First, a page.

The best way to learn about art is to immerse yourself in the highest quality art of all kinds, and see if any of it speaks to you.  The best place I can think of to do this is the Smithsonian Museum in Washington.  Every major genre of art has its own building.  It should take about three days to cover them all, without hurrying.  Go with an open mind.  Find out which works you are drawn to, and try to figure out what the artist is trying to communicate.  Keep in mind that these people think on a very high level.  Otherwise, they wouldn't be in the Smithsonian.

 

If nothing else works for you, you can at least marvel at the level of talent displayed.  For example, viewed up close, the paintings of Claude Monet look like amateurish blobs of paint, almost like something a child would do.  Take a few steps back, and they are better than photographs.  Only a genius could do something like that, or even have a desire to do so.  It's an amazing display of the potential power of the human mind.

 

Many works of contemporary (modern) art are based on optical illusions and principles of physical science and geometry.  Any science guy should be able to get something out of them.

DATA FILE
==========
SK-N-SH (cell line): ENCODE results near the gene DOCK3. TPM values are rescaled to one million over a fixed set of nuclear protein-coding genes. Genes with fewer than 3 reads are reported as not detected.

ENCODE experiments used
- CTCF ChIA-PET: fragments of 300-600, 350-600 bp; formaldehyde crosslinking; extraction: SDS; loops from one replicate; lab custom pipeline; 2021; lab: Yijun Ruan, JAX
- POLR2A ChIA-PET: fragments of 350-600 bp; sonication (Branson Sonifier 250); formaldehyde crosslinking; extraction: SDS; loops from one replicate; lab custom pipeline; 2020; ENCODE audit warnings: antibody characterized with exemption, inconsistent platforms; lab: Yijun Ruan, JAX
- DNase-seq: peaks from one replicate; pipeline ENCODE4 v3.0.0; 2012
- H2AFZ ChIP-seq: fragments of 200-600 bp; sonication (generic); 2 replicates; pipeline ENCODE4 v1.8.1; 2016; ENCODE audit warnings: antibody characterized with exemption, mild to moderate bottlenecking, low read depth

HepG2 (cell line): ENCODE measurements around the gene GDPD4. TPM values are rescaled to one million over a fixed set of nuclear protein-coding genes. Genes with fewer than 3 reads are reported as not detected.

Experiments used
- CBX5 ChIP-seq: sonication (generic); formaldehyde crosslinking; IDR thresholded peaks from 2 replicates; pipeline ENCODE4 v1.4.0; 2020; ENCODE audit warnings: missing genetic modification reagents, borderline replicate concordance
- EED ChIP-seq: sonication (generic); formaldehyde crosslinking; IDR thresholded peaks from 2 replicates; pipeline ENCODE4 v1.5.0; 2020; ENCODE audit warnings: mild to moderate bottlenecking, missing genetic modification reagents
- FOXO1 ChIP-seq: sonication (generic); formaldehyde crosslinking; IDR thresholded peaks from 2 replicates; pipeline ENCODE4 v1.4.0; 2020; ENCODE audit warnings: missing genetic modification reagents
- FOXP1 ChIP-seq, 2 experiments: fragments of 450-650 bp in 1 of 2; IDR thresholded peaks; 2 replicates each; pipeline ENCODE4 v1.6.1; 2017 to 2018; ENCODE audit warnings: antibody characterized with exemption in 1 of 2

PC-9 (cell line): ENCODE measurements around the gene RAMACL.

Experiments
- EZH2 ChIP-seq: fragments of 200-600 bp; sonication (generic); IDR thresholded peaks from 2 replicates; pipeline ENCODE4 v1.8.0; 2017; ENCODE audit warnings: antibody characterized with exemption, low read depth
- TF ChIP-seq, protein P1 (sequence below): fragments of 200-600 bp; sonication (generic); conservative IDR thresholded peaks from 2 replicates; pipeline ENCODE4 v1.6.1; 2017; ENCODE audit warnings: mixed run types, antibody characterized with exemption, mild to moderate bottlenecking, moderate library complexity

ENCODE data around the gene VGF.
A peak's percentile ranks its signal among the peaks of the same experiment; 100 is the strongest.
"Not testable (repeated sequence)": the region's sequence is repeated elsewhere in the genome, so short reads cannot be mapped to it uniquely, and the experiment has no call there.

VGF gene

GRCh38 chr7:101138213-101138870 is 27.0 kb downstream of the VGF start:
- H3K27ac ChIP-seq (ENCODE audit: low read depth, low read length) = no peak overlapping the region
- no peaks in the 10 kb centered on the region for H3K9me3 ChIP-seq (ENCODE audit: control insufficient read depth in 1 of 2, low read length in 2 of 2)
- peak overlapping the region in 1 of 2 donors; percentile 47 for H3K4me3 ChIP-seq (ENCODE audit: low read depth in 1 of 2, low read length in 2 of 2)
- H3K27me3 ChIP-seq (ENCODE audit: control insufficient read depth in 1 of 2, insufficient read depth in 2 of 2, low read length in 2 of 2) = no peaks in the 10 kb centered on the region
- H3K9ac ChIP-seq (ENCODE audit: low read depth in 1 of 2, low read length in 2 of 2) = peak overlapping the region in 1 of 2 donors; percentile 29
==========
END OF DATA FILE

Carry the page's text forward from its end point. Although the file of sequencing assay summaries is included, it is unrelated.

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#70 RichardTheFrog

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Posted November 20 2014 - 03:16 PM

I've been to the Salvador Dali museum in St. Petersburg, Florida. The painting, especially the murals, are amazing. I could never even hope to do something like that.

 

But I still think the Large Hadron Collider is a more impressive achievement, and more useful.



#71 Karen J

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Posted November 20 2014 - 03:30 PM

I've been to the Salvador Dali museum in St. Petersburg, Florida.

 

I love his work!

 

I still think the Large Hadron Collider is a more impressive achievement, and more useful.

 

You're doing it again.  toetap05.gif   Where did you get this idea that we have to choose between art and science?  It's fucked up.


Life is short. Try to spend most of it on the good stuff.

#72 Tyrsonswood

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Posted November 20 2014 - 03:41 PM

 

 It's fucked up.

 

 

 

OP is fucked up...


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#73 RichardTheFrog

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Posted November 20 2014 - 03:42 PM

sculptures = ancient Greeks, Michelangelo, 

 

paintings = Rembrandt, Dali, Picasso,